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Morgana's Interview with Piper
Published in Jareeda, December 2002

1) What are your earliest memories of belly dancing?

One of my earliest memories of belly dancing was when I was 7 or so.  I was sitting in the living room one afternoon where my step-father, Phil, was rehearsing with his band.  We heard people next door clapping and chanting, “Go, Piper, Go!  Go, Piper, Go!”  Piper isn’t a common name, so we went over to investigate.  A dancer was performing for a party there.  We recognized her from mom’s classes with Jamila (Salimpour).  I thought she was beautiful and had drawn a picture of her during class and given it to her.  She had liked the drawing and had insisted that I sign it.  After her dance she came over to talk to us, and we asked her how she came to call herself “Piper”.  She told us how she had framed the drawing I had made for her and put it up on her mantelpiece; her friends had just assumed that her dance name was Piper.  She thought that I would be delighted to hear how she had taken my name.  However, my seven year old self felt differently.  I had always been the only Piper in my class, and I liked it that way!   “She took my name, and I want it back!” 

Maybe I wouldn’t have felt that way if I had known that one day I would move to Greece.  There is no long “i” in Greek, so my name was regularly mispronounced as “Peepehrr” or “Pampehrrs” (yes, they sell the same diaper brands there!).


2) Melinda has expressed that while it was hard traveling between two
parents, it also provided a very rich and varied childhood. What memories of
traveling so much as a child made the most profound impression on you?

            I was almost 15 when my mom moved to Greece, while Melinda was only 7, so our experiences and impressions are quiet different.  One of my most profound memories of belly dancing occurred while I was in the Fayoum, an oasis about 100 miles from Cairo, but I was an adult by then.  We were lucky to be there on the saint’s day of the local mosque, and Bedouin Muslims were coming in from the desert on camels for the festival.  People were busy all day setting up stalls to sell food and trinkets and useful items (canteens, camel saddles anyone?).  That evening, everyone crowded into the mosque for the celebration.  Women giant silver bracelets on their ankles and tattoos on their faces and arms and legs sat on piles of rugs in the corners, talking and breastfeeding infants.  The men took over the center of the room and set up a stage with rugs and chairs for the musicians.  I had heard about trance dancing before, but had never seen it.  Only the men danced.  They would sway their upper bodies, their feet far apart and their hips low in a grounded stance, flinging themselves from side to side to the rhythm until they literally passed out, at which point they would be carried to the side and laid on more piles of rugs and others would take their place on the dance floor.  It was very repetitive, yet fascinating.  As we left, I looked up at the stars (it must be something about the desert – I’ve never seen so many stars anywhere else), and had an epiphany.  In Europe, the focus of much of the dancing is on the feet – think of flamenco, the minuette, clog dancing, Balkan line dances.  In Asia, dance tends to focus more on the upper body, with the hands and eyes telling a story.  And here I was in Africa, with the dance movements visceral and grounded, soulful expressions of the self.  Yet the movements of belly dancing, both fluid and staccato, utilize all of these elements from the east and west, north and south.  A vision came to me at that moment of belly dance as the progenitor of all dance, or as the fusion of dance styles brought here to the cradle of civilization on trade routes by travelers from the rest of the world.  As a living, continuously evolving art form, perhaps our dance is both of these things at the same time.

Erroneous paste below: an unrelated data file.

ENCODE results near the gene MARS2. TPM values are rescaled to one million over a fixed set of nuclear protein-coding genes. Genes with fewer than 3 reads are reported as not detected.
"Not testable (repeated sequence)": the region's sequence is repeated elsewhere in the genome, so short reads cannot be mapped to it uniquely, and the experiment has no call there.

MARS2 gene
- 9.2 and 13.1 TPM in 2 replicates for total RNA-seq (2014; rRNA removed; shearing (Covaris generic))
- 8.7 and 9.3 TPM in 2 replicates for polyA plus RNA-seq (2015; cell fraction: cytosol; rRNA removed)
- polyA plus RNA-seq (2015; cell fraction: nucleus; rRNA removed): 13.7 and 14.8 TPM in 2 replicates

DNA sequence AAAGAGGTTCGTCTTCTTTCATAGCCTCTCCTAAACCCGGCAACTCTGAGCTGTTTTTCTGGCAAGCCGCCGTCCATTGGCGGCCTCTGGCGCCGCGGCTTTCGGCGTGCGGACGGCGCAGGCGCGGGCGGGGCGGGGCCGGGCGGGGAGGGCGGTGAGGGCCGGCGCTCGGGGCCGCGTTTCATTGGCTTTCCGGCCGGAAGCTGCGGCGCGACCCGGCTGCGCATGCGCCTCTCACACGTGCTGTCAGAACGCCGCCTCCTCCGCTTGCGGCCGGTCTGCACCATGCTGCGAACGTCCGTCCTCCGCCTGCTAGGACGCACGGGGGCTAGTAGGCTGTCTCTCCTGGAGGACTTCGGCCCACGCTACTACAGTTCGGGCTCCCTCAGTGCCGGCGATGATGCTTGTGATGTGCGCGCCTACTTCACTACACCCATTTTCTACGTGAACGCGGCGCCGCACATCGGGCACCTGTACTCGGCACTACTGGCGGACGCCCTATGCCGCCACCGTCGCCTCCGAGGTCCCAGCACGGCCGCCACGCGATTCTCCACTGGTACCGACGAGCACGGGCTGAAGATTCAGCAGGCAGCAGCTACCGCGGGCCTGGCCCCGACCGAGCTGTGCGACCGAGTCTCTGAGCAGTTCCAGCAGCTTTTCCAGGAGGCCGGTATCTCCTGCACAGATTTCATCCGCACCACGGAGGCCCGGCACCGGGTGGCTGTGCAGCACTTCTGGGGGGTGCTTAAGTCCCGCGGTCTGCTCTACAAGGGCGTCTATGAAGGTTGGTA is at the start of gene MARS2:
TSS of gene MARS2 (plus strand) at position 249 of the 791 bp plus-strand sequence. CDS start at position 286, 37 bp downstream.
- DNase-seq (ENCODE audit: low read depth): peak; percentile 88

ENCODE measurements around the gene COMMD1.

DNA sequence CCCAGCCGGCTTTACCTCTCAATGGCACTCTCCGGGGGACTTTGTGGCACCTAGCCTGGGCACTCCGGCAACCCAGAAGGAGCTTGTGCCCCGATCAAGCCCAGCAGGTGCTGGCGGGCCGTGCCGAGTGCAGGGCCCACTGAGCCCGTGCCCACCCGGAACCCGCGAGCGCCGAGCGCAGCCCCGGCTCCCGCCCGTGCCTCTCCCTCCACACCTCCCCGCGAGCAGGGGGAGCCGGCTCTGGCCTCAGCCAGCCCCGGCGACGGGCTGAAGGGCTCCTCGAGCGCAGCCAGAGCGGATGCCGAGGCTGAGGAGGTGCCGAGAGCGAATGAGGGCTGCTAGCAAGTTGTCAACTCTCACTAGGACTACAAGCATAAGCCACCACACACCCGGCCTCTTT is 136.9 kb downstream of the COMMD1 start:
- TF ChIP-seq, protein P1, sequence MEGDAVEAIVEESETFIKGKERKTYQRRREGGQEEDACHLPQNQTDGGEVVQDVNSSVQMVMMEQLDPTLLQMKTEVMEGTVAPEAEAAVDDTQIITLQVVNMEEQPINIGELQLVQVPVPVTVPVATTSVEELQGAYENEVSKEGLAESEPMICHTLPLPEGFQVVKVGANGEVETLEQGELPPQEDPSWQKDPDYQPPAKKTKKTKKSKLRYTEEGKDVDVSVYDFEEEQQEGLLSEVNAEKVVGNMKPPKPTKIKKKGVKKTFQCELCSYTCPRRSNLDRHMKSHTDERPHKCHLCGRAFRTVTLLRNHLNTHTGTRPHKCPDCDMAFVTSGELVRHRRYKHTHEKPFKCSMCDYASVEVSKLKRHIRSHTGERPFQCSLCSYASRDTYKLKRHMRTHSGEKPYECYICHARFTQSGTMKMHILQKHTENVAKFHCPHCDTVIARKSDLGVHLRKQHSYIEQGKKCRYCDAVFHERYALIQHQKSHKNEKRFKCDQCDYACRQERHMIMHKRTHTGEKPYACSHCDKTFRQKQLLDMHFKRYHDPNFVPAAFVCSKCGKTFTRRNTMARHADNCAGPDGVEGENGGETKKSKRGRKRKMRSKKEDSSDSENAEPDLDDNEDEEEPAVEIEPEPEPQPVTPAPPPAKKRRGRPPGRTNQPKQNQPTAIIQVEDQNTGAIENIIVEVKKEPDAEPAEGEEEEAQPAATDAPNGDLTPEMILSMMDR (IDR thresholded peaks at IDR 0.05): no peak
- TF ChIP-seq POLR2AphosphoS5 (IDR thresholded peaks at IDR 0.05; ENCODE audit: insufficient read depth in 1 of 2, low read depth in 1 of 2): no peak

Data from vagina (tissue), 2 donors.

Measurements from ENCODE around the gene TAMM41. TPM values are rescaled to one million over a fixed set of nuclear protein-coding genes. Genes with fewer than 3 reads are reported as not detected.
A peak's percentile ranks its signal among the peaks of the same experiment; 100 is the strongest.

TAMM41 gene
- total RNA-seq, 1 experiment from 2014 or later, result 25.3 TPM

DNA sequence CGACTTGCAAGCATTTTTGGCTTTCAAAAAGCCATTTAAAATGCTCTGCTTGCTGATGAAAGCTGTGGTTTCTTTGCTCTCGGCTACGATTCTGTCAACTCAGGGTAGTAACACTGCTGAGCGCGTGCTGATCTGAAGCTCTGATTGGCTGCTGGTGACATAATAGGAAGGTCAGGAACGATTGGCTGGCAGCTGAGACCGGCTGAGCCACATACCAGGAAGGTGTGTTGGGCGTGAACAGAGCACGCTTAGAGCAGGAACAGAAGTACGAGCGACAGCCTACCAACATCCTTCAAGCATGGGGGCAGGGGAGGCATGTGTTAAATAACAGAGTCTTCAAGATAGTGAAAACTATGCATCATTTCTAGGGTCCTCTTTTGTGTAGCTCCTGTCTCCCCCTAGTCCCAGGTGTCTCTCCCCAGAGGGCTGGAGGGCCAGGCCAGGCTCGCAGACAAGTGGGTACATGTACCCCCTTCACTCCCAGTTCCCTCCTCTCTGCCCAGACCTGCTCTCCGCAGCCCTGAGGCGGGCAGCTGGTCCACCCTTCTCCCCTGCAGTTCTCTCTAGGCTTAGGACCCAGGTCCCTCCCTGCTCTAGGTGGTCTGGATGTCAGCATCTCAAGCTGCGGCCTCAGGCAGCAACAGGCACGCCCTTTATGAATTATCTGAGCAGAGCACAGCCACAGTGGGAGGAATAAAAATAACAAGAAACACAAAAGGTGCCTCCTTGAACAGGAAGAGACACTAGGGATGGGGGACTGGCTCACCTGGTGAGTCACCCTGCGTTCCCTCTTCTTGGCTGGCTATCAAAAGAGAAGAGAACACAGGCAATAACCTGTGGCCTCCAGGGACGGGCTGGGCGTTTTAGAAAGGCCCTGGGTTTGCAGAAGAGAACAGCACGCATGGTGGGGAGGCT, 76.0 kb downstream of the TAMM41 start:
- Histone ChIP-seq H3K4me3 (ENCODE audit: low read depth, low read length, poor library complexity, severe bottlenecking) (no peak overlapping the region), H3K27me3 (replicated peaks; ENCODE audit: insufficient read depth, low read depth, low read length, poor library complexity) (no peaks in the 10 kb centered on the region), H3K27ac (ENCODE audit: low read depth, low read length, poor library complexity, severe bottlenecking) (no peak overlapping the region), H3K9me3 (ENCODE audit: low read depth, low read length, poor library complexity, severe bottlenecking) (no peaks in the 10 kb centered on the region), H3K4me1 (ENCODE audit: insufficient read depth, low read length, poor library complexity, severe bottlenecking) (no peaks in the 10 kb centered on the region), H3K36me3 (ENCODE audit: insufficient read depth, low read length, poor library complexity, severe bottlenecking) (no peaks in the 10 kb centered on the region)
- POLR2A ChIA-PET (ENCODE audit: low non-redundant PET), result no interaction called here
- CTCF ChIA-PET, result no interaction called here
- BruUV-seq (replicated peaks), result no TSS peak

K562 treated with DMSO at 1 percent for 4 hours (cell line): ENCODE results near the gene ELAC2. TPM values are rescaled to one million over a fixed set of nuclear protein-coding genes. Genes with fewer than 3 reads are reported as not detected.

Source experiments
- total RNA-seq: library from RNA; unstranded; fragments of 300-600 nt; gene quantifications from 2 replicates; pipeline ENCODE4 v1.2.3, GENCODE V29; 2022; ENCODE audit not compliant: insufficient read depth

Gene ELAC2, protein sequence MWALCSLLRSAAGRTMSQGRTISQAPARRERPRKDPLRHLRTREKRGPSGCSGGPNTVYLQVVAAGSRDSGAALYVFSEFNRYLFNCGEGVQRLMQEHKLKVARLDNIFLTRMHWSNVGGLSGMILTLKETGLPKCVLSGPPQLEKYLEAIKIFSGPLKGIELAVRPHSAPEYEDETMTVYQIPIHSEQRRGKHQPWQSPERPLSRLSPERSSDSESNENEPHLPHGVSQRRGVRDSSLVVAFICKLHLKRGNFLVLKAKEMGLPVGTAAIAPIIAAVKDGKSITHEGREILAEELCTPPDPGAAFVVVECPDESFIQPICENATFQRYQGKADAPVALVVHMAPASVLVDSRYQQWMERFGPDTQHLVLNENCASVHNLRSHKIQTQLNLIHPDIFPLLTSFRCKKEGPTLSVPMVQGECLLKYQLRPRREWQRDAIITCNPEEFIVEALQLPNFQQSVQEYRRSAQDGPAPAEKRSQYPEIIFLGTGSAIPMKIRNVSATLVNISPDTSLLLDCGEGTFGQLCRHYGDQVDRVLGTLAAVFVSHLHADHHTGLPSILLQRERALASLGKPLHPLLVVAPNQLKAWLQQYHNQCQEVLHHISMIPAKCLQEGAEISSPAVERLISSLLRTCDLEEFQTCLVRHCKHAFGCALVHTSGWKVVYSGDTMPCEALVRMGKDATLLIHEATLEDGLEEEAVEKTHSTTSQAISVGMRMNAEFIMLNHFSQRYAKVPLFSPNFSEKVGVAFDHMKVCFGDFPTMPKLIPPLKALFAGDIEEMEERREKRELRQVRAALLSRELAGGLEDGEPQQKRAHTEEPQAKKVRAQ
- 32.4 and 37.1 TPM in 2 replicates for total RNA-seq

3) How do you think living and dancing in Greece and traveling to other
eastern cultures affected you not only as a dancer, but in day to day life?
(By this I mean, it is often said that experiencing another culture broadens
one's perspective on day to day things, including work, relationships, and
view of world events.)

            The day we landed in Athens for the first time, we went to a taverna that specialized in roast meat, roast as in the entire animal skewered and cooked on a spit.  I remember watching in horror as the table next to us received their order – a special treat from their apparent anticipation – a roasted lamb’s head.  The exclaimed happily and proceeded to devourer it, eyes, gums and all!  At the time, it seemed to me that these people must be barbarians.  But if you think about it, why is eating a tricep more civilized than eating an eyeball?  At the same time, behaviors of my own were deemed rude by some Greeks.  For example, my ex-mother-in-law perceived the fact that I did not want to spend entire days shopping with her, walking around Athens arm-in-arm, huddled together, in contact from the shoulder to the hip, as a rejection of her personally.